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As we look ahead to the health trends we can expect in 2022, the changes in our diets, fitness routines, and self-care feel especially vital this year. 2021 felt hopeful, after vaccinations allowed us to see a light at the end of the tunnel, but as we enter 2022, there is still so much unpredictability. The good news? If the past two years have taught us anything, it’s that true wellness should actually make us feelbetter. And that means that health trends are now less about the prettiest supplement or coolest workout and more about continuing to grow, heal, and improve our quality of life.
To find out about health trends for this year (that will actually be worth adapting into our routines instead of passing fads), I asked registered dietician Melissa Rifkin what we can expect. Rifkin is a leading voice in nutrition and is all about sustainable, nutrient-dense, and delicious ways of eating. Here are the nutrition trends she says you will probably want to add to your routine in 2022.
Meet the expertMelissa Rifkin, MS, RDRegistered Dietician Rifkin is a New York-based dietician who founded her own practice, Melissa Rifkin Nutrition LLC, and runs her popular health Instagram account, @confessionofadietitian. Rifkin has been featured in major publications such as Glamour, U.S. News & World Report, and Wall Street Journal.
1. Prioritizing microbiome health
So you already know that gut health is important, and while you might already take a probiotic supplement, Rifkin predicted that we’ll prioritize adding gut-friendly foods to our diets with not only probiotics (like in fermented foods such a kimchi, sauerkraut, kefir, etc.) but with prebiotics too. “We have heard about probiotics for years now, and prebiotics (the ‘food’ source for probiotics) will continue to become more of a focus in gut health,” Rifkin said. In other words, that probiotic supplement or spoonful of sauerkraut isn’t really going to do anything if the beneficial bacteria doesn’t have “food” to keep it alive. Enter: prebiotics, or a type of fiber that acts as food for probiotics. Find it in foods like bananas, dandelion greens, garlic, onions, and asparagus.
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2. Eating for stress management
Ever since stress took over our lives in 2020, we all became way more conscious of stress relief in our exercise routine (hello, yoga flows!), self-care (shout out to my CBD bath soak), and work life (let’s normalizeactuallytaking a lunch break). In 2022, we’ll be more aware of stress management with our diets too. And no, I’m not talking about bingeing a pint of Ben & Jerry’s after a long workday. “We will hear more about how stress can negatively impact the body and what various ways to manage stress,” Rifkin explained. For example, there will be more focus on adaptogens (more info below) and brain-healthy foods and more awareness on the effect caffeine has on stress levels. To start, incorporate more foods known for brain health like leafy greens or fatty fish, and experiment with decaf coffee or matcha to see if you notice a difference in stress levels.
3. Adaptogens in food
As adaptogens like Ashwagandha and Maca recently took over supplement shelves and wellness routines, the entire world became familiar with the ancient superfoods that have been used for thousands of years in ancient traditions like Ayurveda and Traditional Chinese Medicine. “Adaptogens are compounds that help alleviate stress and reduce anxiety. These are typically of plant origin and may be a helpful tool in stress and anxiety management,” Rifkin said. While you may have seen adaptogens in pill or powder form, expect to see them much more often in your favorite food products, including everything from chocolate bars to teas to yogurts, making it the most delicious way to reduce anxiety. For a supplement, Rifkin likes MONAT Immune Support.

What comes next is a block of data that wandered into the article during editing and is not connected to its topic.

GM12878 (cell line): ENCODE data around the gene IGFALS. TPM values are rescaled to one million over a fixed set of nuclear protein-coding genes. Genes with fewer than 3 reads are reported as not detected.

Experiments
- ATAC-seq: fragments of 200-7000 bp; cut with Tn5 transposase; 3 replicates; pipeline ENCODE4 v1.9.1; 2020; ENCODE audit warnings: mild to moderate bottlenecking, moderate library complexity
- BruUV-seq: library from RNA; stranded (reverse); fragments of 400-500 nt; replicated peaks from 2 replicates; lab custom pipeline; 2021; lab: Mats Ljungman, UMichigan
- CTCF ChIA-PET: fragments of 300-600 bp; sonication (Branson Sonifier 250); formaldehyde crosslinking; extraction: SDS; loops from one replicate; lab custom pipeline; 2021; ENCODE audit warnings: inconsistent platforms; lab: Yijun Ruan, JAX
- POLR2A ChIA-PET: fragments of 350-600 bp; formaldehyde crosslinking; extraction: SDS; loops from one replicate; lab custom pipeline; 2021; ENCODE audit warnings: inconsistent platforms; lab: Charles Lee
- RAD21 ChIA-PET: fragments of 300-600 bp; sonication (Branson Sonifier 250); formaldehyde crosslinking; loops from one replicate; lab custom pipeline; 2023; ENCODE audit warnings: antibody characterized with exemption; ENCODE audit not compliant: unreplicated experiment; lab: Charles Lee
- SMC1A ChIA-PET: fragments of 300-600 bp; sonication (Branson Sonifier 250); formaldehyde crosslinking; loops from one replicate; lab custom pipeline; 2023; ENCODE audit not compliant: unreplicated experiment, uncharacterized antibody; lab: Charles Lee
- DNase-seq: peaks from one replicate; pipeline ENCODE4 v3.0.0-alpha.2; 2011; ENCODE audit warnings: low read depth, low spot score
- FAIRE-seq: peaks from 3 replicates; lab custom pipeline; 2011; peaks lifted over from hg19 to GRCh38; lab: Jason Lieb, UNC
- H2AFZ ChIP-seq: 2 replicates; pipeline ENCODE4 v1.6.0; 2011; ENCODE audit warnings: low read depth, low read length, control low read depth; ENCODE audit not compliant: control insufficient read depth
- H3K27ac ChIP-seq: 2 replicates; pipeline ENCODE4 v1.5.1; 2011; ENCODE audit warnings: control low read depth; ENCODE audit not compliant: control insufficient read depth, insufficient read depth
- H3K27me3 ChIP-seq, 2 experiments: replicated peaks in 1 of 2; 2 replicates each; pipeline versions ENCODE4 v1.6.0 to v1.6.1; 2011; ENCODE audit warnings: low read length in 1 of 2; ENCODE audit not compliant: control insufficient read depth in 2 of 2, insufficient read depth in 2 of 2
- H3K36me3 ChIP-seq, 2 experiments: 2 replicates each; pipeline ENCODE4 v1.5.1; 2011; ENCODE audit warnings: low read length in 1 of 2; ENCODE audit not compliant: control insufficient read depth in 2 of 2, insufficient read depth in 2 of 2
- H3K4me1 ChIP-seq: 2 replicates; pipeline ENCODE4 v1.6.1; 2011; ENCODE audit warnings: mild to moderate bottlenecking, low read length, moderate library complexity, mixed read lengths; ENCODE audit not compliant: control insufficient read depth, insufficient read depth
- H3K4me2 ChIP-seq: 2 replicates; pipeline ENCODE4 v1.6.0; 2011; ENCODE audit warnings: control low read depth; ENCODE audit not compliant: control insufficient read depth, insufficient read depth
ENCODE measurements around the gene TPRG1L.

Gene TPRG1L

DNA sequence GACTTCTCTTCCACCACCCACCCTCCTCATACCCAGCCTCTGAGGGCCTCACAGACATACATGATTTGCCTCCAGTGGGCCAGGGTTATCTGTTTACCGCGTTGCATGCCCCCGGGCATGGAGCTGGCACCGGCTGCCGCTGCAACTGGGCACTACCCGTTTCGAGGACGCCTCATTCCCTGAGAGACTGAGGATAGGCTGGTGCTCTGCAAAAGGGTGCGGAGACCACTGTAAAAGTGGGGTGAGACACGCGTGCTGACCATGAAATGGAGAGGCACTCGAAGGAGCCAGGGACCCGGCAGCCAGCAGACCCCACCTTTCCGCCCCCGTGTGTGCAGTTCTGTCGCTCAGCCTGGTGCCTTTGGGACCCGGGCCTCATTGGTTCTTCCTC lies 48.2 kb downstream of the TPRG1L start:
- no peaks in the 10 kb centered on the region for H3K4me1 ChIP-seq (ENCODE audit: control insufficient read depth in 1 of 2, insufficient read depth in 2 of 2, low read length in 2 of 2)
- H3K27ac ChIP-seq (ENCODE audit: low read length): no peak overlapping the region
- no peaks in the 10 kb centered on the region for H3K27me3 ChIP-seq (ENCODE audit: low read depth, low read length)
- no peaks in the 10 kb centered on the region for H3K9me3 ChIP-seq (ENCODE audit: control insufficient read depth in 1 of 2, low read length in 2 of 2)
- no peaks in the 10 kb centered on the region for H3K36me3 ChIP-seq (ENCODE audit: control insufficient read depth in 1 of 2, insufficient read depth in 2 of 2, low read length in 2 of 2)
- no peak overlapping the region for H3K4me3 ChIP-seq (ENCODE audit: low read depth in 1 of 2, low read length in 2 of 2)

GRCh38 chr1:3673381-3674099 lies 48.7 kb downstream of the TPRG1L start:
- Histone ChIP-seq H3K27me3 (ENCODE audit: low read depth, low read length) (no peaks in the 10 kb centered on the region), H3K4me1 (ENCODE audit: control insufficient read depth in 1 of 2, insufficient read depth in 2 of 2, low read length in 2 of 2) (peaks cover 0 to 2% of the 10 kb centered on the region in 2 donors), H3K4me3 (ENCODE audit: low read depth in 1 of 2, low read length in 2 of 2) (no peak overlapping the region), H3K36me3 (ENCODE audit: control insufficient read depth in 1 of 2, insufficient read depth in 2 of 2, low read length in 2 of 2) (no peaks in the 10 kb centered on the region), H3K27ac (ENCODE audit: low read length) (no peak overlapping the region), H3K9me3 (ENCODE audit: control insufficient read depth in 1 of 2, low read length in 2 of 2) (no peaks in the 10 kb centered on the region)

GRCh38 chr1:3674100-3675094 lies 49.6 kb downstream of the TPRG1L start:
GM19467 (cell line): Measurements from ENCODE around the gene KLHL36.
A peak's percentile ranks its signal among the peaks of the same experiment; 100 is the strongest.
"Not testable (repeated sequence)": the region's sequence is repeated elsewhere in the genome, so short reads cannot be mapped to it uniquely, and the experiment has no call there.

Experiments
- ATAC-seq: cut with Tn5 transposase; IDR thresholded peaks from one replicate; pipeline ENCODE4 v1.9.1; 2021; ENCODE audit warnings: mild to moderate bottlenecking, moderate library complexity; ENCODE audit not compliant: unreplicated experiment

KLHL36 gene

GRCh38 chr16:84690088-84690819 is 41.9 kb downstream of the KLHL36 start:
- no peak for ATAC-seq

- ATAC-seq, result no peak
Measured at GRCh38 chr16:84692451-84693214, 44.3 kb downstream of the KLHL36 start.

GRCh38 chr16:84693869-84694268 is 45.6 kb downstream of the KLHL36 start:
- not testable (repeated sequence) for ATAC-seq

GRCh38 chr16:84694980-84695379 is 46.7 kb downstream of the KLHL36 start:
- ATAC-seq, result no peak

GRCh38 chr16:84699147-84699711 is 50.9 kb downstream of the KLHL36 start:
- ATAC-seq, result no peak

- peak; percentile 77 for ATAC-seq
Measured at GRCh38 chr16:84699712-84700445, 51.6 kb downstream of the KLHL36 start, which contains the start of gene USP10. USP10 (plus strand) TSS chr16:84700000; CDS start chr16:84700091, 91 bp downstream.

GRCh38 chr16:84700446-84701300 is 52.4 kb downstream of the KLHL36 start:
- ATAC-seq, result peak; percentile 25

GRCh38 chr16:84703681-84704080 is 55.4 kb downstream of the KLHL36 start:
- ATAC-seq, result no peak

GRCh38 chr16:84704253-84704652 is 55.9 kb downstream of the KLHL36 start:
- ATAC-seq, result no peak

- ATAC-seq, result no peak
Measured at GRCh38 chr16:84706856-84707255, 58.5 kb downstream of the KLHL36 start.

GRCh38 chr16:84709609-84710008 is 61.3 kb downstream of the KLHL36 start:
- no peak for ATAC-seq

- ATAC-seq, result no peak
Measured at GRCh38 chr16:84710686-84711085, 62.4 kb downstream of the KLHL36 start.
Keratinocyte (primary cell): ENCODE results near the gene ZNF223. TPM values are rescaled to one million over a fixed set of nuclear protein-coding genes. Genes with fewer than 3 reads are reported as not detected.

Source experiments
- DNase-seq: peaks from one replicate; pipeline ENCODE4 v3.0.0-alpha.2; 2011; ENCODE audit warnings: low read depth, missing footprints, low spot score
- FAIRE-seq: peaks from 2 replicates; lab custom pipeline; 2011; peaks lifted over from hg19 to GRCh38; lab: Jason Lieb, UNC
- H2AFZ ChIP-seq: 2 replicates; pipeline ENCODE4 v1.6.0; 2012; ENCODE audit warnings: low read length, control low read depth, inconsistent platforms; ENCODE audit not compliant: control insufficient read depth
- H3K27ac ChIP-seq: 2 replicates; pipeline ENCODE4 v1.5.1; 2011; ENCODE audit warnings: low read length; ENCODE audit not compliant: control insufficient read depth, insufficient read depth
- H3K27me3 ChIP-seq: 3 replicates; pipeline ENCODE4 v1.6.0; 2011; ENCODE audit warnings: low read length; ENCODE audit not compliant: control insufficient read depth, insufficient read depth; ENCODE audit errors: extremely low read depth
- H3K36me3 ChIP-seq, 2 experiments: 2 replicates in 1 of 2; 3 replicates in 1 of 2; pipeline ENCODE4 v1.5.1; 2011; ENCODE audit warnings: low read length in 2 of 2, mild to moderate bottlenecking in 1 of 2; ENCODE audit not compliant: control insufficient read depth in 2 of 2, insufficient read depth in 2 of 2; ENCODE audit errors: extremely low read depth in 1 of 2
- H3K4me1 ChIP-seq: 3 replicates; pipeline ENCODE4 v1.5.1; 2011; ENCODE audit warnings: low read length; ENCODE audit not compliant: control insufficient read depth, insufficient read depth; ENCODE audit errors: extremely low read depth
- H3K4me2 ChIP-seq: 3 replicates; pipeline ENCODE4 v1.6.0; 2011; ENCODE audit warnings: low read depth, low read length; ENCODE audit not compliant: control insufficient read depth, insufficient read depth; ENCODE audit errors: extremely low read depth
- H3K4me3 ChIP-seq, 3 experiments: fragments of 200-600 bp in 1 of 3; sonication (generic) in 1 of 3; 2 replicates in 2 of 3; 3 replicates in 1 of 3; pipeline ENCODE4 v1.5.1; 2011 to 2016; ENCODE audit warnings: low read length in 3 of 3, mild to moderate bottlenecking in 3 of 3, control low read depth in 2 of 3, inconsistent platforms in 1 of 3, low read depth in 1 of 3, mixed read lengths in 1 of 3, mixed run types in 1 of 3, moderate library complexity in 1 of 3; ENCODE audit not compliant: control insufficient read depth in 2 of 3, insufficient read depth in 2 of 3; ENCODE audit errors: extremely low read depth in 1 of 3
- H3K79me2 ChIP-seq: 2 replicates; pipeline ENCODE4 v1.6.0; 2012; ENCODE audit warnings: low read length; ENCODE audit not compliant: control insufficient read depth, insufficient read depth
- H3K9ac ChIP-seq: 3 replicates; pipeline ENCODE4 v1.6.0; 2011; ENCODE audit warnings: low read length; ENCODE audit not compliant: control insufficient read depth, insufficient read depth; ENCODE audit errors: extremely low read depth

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4. Growing your own produce
Even if you don’t think you have a green thumb, you’re about to get one. “From herbs to fruits and veggies, there are benefits to growing produce at home,” Rifkin explained. “You have more control over the amount of chemicals your food is exposed to, and gardening may actually help improve health by encouraging the consumption of produce, getting you outside more, and as a form of stress management.” In other words, people (even in cities) are relying less and less on grocery stores and food suppliers and growing their own when possible. If you don’t have a backyard or it’s too cold where you are to get outside, an indoor herb garden can do the trick (try it on a windowsill or with a light that mimics sunlight). No matter how you decide to grow your own produce, you’ll get healthier, cleaner, and cheaper herbs or veggies in every meal.
5. Harnessing the power of leafy greens
OK, so eating leafy greens is nothing new (doesn’t the majority of your paycheck go to Sweetgreen too?), but the food and health world will only continue to lean into the power of spinach, kale, and arugula (oh my!). “This year, you’ll likely see a push to include more greens in your diet,” Rifkin predicted. “Fiber, vitamin K, folate, and magnesium are just some of the nutrients found in these nutritious veggies.” For an easy place to start, aim to get leafy greens with two meals a day, whether that’s adding kale to your omelet, ordering a side salad with takeout, or DIYing a smoothie with spinach for an afternoon snack. You can also expect your favorite greens to show up in more sections than the produce aisle, from kale gnocchi (shoutout to Trader Joe’s) to tortilla chips made with spinach. In other words, the veggies your mom forced you to eat as a kid are only going to diversify and grow in popularity in 2022.
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